• Dr K Radhakrishna, additional director of the Defence Food Research
Laboratory (DFRL) preparing an Indian menu suitable for space.
• The first items of the space menu are now ready-tiny idlis, the size of
Rs 2 coins, accompanied by flaming orange sambhar powder and
creamy coconut chutney dust.
• The idlis are cooked and dried using infrared radiation at a
temperature of 700º C, and then further dried by microwaving.
• space yoghurt-developed using pulsed electric field technology in
which short bursts of electricity are passed through a fluid food.
• The pack, as it has been designed now, has ten such idlis. It is the
equivalent of three normal sized idlis.
• “It is the perfect snack,” says Anil Dutt Semwal, senior scientist at
DFRL, “And the cost is minimal: Rs 8 or 10 for a pack.
• Radhakrishna has also been working on space rasgullas.
• Space foods are processed to ensure quality and safety.
• Shelf life is determined by noting changes in product quality, and the lab has
specific methodology for testing.
• Testing at the Space Food Systems Laboratory begins with sensory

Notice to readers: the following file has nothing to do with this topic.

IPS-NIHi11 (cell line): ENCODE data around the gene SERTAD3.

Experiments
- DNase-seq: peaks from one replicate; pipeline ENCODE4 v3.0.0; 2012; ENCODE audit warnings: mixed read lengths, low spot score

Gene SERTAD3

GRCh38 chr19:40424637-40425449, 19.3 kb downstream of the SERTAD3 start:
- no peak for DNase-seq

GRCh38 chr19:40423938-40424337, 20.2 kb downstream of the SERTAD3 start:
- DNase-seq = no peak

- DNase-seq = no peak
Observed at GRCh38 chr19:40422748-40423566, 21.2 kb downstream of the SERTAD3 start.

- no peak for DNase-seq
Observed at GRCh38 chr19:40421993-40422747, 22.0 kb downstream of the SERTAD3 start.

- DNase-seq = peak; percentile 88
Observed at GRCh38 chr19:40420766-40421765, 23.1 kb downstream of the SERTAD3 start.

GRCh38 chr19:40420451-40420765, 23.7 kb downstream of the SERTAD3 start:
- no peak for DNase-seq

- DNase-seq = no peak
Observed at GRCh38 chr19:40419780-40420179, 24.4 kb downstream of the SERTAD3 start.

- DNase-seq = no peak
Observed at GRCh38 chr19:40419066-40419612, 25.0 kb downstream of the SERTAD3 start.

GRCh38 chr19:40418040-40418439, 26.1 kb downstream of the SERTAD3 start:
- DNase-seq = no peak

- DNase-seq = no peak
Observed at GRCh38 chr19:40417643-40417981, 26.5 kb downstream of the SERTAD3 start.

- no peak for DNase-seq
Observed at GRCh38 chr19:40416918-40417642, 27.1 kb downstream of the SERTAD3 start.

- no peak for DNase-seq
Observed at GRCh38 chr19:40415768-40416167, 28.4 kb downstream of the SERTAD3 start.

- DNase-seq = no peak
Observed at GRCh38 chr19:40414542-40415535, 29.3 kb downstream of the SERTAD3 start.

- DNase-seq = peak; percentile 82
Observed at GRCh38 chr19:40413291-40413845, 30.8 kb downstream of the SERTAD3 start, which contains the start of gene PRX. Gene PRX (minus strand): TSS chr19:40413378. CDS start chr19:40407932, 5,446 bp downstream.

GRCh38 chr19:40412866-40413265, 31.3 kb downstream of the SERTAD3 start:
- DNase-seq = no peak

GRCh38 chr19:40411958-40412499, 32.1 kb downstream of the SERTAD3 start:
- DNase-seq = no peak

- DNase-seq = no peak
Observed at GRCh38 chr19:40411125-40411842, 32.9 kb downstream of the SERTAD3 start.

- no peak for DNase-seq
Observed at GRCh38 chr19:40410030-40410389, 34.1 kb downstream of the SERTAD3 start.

• Fresh fruits and vegetables are minimally processed -they're sanitized with a
200ppm chlorine rinse, air-dried and then placed on a food tray, ready to be
stored in the fresh food locker. Some vegetables, like carrots and celery, are
packaged in sealable bags.
• Once products and menus are green-lighted, -Flight Equipment Processing
Contractor for processing, packaging and storing before being sent to
Kennedy Space Center (KSC) in Florida.
• Two to three days before launch (or 24 hours for fresh foods), food lockers
are placed onboard the shuttle, ready to go into space.
• There is still a battery of tests to be done before they are ready for
• -Chemical analysis to see they smell right and don’t disintegrate,